Uzbekistan's 4M24 budget deficit hits $2bn, sparking fiscal concerns

By Mokhi Sultanova in Tashkent May 2, 2024

The state budget deficit of Uzbekistan, amounting to Uzbekistani som (UZS) 25.6 trillion ($2.0bn) in the first four months of 2024, has surpassed expectations, raising concerns about the country's fiscal health and the potential impact on inflation.

Data released by the Ministry of Economy and Finance showed the worrying path taken by the expanding budget gap:

  • January – state budget revenues UZS16.2 trillion ($1.3bn), expenditures UZS21.9 trillion ($1.7bn). Resulting deficit: UZS5.8 trillion ($459mn).
  • February – revenues UZS16.9 trillion ($1.3bn), expenditures UZS24.1 trillion. Resulting deficit: UZS7.2 trillion ($617.3mn).
  • March – revenues UZS17.5 trillion ($1.4bn), expenditures UZS24.3 trillion ($1.9bn). Resulting deficit: UZS6.9 trillion ($546mn).
  • April – revenues UZS19.3 trillion ($1.5bn), expenditures UZS25.3 trillion ($2bn). Resulting deficit: UZS5.7 trillion ($451.1mn).

The 2024 State Budget Act forecasts 12-month state budget revenues at UZS270.4 trillion ($21.4bn) and expenditures at UZS280.7 trillion ($22.2bn).

The deficit of the consolidated budget, which includes state-targeted funds, the Reconstruction and Development Fund, and off-budget funds of budget organisations, is capped at UZS52.6 trillion ($4.2bn), or 4% of GDP.

The finalised deficit for last year is expected to exceed 5% of GDP. Initially, officials targeted 3% of GDP.

Mamarizo Nurmurodov, Uzbekistan’s central bank chief, has previously expressed concerns that a sharp increase in state spending could fuel inflation. These concerns now appear justified.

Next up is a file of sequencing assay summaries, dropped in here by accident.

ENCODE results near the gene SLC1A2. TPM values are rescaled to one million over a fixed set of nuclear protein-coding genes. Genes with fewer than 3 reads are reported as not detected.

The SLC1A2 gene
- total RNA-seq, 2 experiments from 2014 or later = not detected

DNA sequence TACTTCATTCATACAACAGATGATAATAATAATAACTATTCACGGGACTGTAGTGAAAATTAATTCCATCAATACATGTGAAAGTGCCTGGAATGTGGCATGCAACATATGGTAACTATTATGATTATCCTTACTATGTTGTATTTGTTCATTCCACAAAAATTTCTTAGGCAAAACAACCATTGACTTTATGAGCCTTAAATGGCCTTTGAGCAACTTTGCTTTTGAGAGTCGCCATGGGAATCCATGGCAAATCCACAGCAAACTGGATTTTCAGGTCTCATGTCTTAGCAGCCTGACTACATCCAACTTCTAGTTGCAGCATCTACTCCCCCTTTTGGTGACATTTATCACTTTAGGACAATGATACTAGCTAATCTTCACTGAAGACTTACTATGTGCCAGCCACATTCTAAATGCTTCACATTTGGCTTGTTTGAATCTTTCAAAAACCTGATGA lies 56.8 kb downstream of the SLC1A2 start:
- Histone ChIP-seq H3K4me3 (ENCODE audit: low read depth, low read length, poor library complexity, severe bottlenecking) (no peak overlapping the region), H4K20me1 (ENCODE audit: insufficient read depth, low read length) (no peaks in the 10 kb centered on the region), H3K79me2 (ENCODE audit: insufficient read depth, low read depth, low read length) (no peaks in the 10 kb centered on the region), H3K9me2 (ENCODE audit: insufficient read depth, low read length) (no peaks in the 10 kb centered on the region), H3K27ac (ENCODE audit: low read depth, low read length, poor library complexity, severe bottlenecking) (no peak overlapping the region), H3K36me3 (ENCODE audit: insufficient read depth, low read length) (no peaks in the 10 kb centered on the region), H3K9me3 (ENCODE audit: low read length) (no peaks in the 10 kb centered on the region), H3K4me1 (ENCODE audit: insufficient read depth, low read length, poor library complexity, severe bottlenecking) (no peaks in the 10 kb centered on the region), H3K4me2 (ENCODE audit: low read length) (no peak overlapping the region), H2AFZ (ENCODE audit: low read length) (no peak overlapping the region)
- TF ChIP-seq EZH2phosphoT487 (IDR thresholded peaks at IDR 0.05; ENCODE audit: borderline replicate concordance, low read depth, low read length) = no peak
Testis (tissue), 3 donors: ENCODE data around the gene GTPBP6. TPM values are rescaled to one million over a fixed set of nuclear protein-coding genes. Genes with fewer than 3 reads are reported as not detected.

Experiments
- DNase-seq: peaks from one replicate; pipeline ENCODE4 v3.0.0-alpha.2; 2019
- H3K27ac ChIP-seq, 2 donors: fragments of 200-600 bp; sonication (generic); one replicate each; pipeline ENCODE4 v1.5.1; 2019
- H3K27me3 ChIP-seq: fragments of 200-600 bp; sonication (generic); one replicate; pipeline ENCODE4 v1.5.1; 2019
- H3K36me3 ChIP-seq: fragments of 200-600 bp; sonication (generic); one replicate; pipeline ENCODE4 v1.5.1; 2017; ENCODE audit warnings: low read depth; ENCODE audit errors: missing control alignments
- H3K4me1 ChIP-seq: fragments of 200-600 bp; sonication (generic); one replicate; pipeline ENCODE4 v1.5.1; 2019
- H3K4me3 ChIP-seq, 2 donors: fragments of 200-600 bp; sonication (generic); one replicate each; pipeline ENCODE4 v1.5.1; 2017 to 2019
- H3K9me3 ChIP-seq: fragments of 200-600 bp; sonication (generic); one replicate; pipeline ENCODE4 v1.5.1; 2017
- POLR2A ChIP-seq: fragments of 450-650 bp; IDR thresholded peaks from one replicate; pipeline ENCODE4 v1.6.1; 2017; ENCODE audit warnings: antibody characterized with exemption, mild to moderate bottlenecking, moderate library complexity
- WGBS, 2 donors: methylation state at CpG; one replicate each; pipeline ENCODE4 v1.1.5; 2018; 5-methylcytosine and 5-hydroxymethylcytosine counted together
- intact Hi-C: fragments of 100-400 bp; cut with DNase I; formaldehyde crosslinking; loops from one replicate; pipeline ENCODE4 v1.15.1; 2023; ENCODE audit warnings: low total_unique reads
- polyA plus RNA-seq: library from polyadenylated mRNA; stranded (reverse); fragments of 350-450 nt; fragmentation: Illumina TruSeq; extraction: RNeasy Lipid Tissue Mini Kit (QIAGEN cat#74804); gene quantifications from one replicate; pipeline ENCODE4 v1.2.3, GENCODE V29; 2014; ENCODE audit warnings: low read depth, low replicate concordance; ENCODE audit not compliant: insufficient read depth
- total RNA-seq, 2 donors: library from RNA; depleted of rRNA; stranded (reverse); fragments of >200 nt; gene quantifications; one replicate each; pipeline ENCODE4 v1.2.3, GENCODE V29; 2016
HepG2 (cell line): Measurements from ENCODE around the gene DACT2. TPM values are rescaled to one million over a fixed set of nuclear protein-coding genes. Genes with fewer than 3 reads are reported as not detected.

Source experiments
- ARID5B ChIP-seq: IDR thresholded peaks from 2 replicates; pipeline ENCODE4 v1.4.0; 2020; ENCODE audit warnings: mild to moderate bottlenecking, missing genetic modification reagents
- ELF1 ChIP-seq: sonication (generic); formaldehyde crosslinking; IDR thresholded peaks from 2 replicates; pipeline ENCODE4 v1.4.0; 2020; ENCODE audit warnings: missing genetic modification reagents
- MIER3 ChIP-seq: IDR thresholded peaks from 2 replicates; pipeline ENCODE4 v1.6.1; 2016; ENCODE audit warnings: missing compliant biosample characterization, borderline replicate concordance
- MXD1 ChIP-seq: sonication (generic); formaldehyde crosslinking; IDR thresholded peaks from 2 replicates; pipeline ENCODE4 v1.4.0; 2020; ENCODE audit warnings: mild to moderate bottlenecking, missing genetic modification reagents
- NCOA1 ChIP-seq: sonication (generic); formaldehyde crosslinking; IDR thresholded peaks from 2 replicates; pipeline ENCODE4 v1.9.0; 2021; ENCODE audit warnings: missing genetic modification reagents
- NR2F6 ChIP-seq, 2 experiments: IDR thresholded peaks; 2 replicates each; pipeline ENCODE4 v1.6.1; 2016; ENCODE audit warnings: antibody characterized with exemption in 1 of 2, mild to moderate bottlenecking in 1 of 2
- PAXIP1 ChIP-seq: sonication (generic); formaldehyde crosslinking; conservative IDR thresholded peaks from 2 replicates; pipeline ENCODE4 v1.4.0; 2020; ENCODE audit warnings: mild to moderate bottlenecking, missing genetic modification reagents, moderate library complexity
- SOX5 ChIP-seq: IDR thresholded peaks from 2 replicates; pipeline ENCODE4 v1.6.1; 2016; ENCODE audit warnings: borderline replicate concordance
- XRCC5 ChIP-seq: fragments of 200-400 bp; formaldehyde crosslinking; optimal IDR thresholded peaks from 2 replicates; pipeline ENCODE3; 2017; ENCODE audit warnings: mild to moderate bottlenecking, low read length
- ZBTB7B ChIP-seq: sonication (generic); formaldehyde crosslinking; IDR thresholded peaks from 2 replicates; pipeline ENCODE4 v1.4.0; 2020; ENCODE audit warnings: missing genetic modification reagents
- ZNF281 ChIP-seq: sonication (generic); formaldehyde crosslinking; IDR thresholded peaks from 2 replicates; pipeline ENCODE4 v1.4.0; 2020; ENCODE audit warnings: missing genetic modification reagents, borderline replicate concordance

Budget deficits can serve as a double-edged sword, presenting both advantages and disadvantages to the economy and fiscal policy. On the positive side, deficit spending can act as a potent tool for stimulating economic growth during downturns, fuelling aggregate demand, job creation and consumer spending. Deficits can facilitate crucial investments in infrastructure, education and healthcare, fostering long-term economic development and enhancing overall quality of life.

Moreover, deficit spending can function as a countercyclical fiscal policy, stabilising the economy during periods of recession and mitigating their severity and duration.

However, on the flip side, persistent budget deficits can lead to surging public debt, burdening future generations with higher taxes and diminished public services. Increased government borrowing can drive up interest rates, making borrowing more costly for businesses and consumers, potentially impeding economic growth.

Additionally, financing deficits by expanding the money supply can trigger inflation, eroding consumers' purchasing power and negatively impacting the economy as a whole.

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